Finally you should mix a bit more before adding the starch to the solution. As I mention in the video the recipe I had just said a “scoop”, in fact it takes very little corn starch to show the color change. I also found that the reaction required a bit of mixing, so you should mix once again if you aren’t already. Alternately instead of adding the starch to the mixture you could drop the solution onto the starch, but as shown the effect is minimal and nowhere near as dramatic as simply adding the starch directly.

Congratulations! If you did everything right you should have seen a beautiful color change. This in itself demonstrates which salt sample does or does not have iodine. If you want to go for the bonus step you can get out the vitamin C.

If you don’t have powdered vitamin C you ought to crush it up now. Next add about a teaspoon to the mixture that changed color. In this new reaction the Vitamin C is the limiting agent so if you don’t add enough the color won’t reverse so err on too much. Again the color change requires mixing. It is impossible to reverse the color completely but a great deal of the dark color should lighten.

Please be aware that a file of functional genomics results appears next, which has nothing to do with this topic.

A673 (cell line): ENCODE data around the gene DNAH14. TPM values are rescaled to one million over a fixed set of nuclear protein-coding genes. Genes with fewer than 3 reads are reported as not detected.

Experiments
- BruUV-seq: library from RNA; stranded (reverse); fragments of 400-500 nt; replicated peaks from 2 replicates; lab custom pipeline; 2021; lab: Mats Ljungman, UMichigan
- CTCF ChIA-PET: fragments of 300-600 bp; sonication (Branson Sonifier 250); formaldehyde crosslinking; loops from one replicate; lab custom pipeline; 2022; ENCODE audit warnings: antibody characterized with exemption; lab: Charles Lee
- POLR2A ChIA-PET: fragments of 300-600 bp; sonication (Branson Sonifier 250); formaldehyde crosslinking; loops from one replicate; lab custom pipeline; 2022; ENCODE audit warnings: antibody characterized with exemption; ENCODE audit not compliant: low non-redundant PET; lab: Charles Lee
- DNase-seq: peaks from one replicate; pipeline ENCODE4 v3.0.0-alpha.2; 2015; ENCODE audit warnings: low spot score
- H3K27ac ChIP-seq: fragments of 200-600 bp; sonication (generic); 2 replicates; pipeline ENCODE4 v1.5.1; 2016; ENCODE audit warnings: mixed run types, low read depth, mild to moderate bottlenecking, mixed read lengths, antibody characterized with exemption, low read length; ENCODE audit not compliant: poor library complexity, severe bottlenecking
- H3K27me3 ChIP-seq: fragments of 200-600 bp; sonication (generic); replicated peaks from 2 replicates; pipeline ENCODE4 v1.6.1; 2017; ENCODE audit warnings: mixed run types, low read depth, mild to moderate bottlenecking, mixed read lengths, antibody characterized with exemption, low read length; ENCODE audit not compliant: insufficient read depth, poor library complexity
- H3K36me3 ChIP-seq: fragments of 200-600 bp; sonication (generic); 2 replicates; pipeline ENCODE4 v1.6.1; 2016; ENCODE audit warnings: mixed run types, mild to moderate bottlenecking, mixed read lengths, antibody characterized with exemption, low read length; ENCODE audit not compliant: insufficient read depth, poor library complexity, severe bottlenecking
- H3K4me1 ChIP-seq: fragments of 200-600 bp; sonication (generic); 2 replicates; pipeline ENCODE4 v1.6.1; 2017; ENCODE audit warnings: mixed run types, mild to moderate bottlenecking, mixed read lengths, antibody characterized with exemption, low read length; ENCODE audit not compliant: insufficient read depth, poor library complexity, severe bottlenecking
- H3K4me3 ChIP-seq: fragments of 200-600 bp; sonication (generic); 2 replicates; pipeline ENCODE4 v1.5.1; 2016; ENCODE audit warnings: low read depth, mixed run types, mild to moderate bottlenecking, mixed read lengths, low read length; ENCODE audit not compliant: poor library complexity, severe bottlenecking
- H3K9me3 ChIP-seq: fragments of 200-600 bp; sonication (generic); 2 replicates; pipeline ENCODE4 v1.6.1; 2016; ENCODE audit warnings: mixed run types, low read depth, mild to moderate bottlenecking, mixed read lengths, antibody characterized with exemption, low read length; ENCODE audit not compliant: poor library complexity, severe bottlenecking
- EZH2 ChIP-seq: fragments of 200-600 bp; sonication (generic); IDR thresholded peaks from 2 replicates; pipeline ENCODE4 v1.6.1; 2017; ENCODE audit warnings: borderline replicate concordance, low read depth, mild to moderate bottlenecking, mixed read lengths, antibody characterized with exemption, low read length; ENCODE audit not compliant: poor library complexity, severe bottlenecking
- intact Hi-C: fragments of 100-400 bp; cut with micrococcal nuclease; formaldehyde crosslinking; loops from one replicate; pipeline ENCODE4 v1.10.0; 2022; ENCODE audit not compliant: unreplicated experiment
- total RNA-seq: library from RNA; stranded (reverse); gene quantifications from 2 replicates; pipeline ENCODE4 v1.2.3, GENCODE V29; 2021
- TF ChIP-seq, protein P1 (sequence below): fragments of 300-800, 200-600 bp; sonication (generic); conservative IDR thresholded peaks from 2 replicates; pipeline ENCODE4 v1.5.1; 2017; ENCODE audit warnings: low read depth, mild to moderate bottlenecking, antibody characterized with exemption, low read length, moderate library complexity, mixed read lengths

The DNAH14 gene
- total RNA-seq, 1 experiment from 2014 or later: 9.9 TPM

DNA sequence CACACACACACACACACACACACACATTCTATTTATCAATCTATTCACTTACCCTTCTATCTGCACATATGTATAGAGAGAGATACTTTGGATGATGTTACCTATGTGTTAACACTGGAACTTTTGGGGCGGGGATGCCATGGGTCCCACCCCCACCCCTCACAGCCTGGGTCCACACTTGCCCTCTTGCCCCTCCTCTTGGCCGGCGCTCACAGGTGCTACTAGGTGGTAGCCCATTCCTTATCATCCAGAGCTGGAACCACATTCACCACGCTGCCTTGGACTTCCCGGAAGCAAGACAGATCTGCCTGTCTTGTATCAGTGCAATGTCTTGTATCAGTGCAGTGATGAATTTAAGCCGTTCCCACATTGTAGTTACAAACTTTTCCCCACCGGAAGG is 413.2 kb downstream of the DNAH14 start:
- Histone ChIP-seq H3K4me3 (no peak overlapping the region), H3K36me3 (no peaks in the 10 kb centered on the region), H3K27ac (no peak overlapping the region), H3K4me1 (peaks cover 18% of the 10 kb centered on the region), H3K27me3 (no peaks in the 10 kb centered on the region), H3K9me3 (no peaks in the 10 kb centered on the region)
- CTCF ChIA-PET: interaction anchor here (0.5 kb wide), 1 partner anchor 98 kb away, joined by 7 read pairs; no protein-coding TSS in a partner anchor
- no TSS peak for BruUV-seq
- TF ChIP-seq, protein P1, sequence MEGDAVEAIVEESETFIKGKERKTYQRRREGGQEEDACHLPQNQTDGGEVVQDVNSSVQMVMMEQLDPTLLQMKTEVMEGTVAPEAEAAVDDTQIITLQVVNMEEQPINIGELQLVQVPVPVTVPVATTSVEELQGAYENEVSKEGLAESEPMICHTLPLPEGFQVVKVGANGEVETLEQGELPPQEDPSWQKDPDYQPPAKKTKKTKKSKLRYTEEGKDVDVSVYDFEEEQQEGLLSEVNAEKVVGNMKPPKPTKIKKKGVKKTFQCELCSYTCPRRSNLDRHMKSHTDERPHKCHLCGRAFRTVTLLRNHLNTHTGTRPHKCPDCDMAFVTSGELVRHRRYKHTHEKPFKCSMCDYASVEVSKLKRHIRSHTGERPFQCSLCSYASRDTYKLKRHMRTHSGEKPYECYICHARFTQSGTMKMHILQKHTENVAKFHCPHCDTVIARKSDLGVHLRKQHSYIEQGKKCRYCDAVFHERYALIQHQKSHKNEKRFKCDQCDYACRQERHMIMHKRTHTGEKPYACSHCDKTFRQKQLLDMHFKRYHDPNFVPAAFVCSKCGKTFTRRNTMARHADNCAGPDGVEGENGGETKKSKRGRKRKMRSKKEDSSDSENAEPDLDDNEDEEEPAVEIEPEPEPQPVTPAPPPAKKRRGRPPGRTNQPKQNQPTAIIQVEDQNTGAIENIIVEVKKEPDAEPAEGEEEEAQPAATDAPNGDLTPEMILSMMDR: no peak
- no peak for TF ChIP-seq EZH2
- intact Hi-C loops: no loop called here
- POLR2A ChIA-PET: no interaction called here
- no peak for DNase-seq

The Chemistry: Okay that experiment is all well and good but what is actually going chemically. The iodine that is added to table salt is usually in the form of Potassium Iodide. This is an ionic compound where the potassium gives up it’s extra valence electron to the iodine so the iodine can have a nice set of 8 valence electrons. Then the compound is held together, like most salts, by the difference in charge. Now when we dissolve the salt into water the polarity of the water molecules separates the potassium from the iodine, but the iodine holds on to it’s extra electron, hence it’s called an Iodide ion. In the background of this reaction the sodium and chloride of the rest of the salt is also separating out and any anti-caking agents are also floating around but I chose to ignore these as they are just spectators and don’t participate in the chemistry we’re interested in.

The next step in the reactions is to add in hydrogen ions. Now I didn’t mention this in the video but free hydrogen ions are the measure of acidity or pH. In this case what happens is the hydrogen in the acetic acid (HC2H3O2 ) disassociates and floats off on it’s own.

Now with that background taken care of and ignoring all the huge excess of spectator ions we actually get the chemical equation I talked about in the video.

2H+ + H2O2 + 2I → 2 H2O + I2